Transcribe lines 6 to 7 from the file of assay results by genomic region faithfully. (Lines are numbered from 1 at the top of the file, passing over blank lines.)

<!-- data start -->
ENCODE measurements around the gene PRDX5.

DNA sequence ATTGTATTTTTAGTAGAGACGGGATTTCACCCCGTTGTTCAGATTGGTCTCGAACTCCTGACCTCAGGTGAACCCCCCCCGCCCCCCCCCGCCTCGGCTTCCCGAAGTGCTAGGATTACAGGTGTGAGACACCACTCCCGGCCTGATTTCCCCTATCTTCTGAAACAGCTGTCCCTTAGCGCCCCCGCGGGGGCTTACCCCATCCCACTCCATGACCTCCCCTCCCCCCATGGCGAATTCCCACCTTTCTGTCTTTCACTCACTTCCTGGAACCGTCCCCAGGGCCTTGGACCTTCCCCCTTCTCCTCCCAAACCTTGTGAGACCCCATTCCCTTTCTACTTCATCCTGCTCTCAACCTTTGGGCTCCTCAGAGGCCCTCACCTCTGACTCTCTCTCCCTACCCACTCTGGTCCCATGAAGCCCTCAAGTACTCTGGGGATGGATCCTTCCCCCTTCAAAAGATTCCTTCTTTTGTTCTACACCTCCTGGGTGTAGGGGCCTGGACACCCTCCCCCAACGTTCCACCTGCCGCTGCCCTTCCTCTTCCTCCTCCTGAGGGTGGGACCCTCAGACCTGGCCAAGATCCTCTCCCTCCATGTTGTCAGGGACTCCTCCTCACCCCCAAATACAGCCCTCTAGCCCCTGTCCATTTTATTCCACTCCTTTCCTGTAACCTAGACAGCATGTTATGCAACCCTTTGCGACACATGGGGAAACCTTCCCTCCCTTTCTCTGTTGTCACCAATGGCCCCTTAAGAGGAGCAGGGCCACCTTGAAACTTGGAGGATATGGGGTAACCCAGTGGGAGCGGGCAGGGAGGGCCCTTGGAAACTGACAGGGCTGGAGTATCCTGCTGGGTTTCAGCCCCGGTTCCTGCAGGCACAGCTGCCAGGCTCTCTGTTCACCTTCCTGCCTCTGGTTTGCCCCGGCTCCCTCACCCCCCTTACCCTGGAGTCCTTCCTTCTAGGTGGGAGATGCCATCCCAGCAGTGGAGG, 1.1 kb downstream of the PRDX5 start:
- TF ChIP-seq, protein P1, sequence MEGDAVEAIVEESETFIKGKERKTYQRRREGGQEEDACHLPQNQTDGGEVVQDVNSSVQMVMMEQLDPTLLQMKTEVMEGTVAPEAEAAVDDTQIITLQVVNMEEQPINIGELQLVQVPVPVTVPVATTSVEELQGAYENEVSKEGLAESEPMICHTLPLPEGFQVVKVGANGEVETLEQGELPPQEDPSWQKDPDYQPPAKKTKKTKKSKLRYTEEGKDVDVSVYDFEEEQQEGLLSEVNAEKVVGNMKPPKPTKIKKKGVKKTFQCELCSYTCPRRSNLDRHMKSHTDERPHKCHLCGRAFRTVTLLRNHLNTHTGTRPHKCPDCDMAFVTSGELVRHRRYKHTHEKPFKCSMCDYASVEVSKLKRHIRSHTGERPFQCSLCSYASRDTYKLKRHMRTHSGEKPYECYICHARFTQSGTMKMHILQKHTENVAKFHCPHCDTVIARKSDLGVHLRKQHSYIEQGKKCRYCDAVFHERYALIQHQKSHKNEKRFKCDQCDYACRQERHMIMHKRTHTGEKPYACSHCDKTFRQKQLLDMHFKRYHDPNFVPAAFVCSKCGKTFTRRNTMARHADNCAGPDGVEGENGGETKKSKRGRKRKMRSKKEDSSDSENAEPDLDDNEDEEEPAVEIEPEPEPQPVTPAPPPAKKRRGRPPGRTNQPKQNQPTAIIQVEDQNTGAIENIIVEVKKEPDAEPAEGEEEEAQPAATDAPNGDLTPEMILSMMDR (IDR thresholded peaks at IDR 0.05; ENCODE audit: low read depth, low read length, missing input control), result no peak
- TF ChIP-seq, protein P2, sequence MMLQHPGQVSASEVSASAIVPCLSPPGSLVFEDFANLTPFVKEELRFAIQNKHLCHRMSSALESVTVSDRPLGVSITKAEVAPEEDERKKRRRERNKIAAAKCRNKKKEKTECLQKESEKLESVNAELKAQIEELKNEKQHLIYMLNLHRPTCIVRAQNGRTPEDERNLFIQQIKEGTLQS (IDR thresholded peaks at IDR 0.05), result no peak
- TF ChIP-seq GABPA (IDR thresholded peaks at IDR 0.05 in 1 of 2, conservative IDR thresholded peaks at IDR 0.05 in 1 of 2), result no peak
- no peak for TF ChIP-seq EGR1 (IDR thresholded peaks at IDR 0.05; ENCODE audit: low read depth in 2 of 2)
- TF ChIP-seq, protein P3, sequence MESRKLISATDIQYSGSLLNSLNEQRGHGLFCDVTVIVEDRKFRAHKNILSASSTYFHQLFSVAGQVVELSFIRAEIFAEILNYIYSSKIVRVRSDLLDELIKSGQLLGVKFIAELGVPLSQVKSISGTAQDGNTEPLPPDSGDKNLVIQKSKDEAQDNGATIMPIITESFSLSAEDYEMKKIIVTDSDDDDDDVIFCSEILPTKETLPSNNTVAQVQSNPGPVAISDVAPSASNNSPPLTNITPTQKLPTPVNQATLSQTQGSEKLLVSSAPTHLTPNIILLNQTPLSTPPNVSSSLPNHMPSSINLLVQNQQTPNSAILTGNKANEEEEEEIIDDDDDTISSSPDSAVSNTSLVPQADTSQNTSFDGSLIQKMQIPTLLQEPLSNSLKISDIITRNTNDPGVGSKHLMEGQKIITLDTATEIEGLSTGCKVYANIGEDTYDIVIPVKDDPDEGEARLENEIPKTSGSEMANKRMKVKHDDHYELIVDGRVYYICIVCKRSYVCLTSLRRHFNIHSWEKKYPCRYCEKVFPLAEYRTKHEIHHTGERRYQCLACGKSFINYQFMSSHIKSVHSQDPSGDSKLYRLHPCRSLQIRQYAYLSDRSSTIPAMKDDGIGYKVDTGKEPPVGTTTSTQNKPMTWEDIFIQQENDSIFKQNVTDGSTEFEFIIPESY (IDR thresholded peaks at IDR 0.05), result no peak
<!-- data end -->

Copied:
- no peak for TF ChIP-seq EGR1 (IDR thresholded peaks at IDR 0.05; ENCODE audit: low read depth in 2 of 2)
- TF ChIP-seq, protein P3, sequence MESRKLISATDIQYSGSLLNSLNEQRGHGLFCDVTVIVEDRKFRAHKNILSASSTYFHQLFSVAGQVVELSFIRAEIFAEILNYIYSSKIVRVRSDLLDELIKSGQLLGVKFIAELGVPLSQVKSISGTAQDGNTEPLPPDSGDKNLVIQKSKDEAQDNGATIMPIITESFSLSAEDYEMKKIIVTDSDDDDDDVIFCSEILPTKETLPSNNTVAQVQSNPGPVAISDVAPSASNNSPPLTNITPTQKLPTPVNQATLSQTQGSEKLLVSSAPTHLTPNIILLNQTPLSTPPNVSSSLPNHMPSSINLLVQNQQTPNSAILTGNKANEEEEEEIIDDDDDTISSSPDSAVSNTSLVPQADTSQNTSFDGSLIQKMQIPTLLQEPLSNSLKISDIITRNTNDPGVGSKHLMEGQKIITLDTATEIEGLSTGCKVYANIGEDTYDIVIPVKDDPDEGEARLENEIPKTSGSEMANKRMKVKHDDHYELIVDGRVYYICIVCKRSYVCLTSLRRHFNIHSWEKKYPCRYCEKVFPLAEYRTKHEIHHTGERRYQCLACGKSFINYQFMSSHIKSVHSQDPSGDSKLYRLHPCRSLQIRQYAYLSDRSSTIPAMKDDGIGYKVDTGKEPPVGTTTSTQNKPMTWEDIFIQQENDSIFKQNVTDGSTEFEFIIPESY (IDR thresholded peaks at IDR 0.05), result no peak